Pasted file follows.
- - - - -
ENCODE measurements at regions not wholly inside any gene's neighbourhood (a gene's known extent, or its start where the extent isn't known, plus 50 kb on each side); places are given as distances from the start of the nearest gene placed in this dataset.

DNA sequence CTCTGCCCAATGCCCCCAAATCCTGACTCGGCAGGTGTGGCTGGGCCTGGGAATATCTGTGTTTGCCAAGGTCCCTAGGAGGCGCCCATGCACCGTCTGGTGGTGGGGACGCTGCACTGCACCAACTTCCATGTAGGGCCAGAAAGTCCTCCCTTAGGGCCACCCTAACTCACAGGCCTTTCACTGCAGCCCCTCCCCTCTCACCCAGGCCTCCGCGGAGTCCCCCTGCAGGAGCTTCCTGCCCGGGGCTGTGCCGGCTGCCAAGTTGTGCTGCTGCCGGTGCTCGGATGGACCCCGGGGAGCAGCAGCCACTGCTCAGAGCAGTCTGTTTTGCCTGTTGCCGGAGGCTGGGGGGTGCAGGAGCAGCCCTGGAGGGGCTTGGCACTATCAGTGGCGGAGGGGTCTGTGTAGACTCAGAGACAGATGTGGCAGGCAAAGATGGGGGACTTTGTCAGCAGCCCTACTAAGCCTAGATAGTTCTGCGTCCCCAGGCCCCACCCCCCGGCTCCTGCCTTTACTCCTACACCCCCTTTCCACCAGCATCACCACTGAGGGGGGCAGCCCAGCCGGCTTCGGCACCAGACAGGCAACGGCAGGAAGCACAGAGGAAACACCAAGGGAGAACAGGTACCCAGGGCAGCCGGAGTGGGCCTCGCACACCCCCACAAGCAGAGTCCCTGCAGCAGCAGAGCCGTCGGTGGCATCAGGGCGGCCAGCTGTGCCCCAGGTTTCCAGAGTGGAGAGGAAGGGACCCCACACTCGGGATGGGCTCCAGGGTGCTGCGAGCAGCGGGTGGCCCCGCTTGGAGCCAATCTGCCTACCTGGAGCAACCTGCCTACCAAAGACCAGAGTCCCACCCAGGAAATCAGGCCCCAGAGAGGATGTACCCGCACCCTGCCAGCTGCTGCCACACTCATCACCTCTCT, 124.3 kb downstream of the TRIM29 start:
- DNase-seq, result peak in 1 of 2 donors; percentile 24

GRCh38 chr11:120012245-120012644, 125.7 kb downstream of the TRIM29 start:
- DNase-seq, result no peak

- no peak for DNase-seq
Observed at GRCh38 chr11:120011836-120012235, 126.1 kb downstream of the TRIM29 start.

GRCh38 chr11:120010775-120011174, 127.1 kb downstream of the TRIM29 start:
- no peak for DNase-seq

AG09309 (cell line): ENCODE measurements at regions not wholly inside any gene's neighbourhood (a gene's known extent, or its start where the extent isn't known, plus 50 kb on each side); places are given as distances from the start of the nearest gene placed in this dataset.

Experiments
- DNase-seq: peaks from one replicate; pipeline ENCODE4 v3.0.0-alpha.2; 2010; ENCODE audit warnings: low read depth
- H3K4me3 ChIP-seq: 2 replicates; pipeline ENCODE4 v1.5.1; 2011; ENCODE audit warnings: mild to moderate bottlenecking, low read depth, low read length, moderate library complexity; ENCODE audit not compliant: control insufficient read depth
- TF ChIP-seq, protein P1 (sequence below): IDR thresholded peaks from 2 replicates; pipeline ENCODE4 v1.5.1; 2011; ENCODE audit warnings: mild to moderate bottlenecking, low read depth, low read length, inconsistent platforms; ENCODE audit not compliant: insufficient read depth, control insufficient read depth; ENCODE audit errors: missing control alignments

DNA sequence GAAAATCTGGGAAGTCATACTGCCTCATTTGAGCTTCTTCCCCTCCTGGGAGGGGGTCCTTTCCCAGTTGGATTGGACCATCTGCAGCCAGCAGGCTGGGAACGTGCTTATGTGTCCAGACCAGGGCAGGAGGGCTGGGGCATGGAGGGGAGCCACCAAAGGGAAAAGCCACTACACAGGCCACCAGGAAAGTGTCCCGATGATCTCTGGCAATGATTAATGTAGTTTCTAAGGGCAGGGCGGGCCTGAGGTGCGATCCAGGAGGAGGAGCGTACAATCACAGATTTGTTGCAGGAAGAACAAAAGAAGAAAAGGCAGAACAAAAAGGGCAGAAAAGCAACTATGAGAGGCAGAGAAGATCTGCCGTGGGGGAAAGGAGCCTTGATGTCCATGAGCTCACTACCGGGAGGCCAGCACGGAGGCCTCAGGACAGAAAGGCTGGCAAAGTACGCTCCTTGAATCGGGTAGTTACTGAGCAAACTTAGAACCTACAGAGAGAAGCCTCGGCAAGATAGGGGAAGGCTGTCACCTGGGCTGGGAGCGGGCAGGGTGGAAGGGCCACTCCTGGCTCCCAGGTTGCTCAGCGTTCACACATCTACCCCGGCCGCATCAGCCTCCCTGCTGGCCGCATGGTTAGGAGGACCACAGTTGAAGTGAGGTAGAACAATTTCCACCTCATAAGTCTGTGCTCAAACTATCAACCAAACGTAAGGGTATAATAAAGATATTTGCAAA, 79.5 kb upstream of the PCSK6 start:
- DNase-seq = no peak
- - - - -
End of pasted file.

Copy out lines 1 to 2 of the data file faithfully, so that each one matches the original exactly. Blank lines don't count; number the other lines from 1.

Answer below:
ENCODE measurements at regions not wholly inside any gene's neighbourhood (a gene's known extent, or its start where the extent isn't known, plus 50 kb on each side); places are given as distances from the start of the nearest gene placed in this dataset.

DNA sequence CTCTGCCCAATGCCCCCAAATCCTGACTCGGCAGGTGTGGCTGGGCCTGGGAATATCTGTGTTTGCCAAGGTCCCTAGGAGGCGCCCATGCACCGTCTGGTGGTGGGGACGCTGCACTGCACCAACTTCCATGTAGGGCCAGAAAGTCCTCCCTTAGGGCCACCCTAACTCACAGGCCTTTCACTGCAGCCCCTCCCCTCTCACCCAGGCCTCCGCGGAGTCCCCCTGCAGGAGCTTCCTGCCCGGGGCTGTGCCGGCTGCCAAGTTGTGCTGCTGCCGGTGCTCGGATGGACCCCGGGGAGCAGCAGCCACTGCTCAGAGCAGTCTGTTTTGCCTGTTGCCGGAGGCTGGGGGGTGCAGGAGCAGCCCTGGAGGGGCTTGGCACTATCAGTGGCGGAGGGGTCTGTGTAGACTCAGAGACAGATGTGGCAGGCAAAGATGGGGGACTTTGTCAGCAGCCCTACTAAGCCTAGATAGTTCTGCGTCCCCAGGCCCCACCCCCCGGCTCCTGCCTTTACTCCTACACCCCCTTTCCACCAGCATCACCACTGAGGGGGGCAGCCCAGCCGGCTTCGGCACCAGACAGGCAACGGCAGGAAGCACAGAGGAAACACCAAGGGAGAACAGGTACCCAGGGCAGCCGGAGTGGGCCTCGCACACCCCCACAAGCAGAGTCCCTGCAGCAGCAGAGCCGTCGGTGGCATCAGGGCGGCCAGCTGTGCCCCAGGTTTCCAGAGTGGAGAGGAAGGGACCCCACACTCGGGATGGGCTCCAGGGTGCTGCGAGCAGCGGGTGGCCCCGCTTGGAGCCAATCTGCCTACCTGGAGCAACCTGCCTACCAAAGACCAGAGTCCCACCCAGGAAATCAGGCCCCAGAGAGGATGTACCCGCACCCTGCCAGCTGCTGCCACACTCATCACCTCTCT, 124.3 kb downstream of the TRIM29 start: